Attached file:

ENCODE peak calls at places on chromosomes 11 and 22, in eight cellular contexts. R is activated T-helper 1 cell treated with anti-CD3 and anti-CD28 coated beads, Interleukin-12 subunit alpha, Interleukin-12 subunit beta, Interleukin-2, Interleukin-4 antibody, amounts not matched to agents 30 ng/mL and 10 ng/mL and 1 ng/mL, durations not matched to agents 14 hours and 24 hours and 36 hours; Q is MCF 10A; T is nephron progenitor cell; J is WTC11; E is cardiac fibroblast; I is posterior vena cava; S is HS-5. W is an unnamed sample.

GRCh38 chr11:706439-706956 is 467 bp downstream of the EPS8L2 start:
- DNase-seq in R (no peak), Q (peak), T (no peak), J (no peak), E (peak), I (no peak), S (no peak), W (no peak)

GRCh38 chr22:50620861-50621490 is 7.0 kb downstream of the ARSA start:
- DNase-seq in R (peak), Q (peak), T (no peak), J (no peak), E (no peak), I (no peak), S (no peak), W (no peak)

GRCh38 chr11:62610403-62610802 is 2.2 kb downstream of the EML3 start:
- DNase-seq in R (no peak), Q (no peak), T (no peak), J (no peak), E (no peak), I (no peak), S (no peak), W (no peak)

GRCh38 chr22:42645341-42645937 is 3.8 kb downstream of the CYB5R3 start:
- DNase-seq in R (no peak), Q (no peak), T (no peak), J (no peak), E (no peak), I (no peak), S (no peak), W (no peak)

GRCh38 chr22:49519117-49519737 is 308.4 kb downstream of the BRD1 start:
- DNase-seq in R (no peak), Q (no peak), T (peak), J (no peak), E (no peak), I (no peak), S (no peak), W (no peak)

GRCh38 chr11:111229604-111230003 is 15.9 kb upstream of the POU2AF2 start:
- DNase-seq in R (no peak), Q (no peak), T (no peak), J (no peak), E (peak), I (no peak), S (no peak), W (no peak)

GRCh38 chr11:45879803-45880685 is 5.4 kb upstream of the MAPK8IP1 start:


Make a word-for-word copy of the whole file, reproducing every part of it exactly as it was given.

ENCODE peak calls at places on chromosomes 11 and 22, in eight cellular contexts. R is activated T-helper 1 cell treated with anti-CD3 and anti-CD28 coated beads, Interleukin-12 subunit alpha, Interleukin-12 subunit beta, Interleukin-2, Interleukin-4 antibody, amounts not matched to agents 30 ng/mL and 10 ng/mL and 1 ng/mL, durations not matched to agents 14 hours and 24 hours and 36 hours; Q is MCF 10A; T is nephron progenitor cell; J is WTC11; E is cardiac fibroblast; I is posterior vena cava; S is HS-5. W is an unnamed sample.

GRCh38 chr11:706439-706956 is 467 bp downstream of the EPS8L2 start:
- DNase-seq in R (no peak), Q (peak), T (no peak), J (no peak), E (peak), I (no peak), S (no peak), W (no peak)

GRCh38 chr22:50620861-50621490 is 7.0 kb downstream of the ARSA start:
- DNase-seq in R (peak), Q (peak), T (no peak), J (no peak), E (no peak), I (no peak), S (no peak), W (no peak)

GRCh38 chr11:62610403-62610802 is 2.2 kb downstream of the EML3 start:
- DNase-seq in R (no peak), Q (no peak), T (no peak), J (no peak), E (no peak), I (no peak), S (no peak), W (no peak)

GRCh38 chr22:42645341-42645937 is 3.8 kb downstream of the CYB5R3 start:
- DNase-seq in R (no peak), Q (no peak), T (no peak), J (no peak), E (no peak), I (no peak), S (no peak), W (no peak)

GRCh38 chr22:49519117-49519737 is 308.4 kb downstream of the BRD1 start:
- DNase-seq in R (no peak), Q (no peak), T (peak), J (no peak), E (no peak), I (no peak), S (no peak), W (no peak)

GRCh38 chr11:111229604-111230003 is 15.9 kb upstream of the POU2AF2 start:
- DNase-seq in R (no peak), Q (no peak), T (no peak), J (no peak), E (peak), I (no peak), S (no peak), W (no peak)

GRCh38 chr11:45879803-45880685 is 5.4 kb upstream of the MAPK8IP1 start: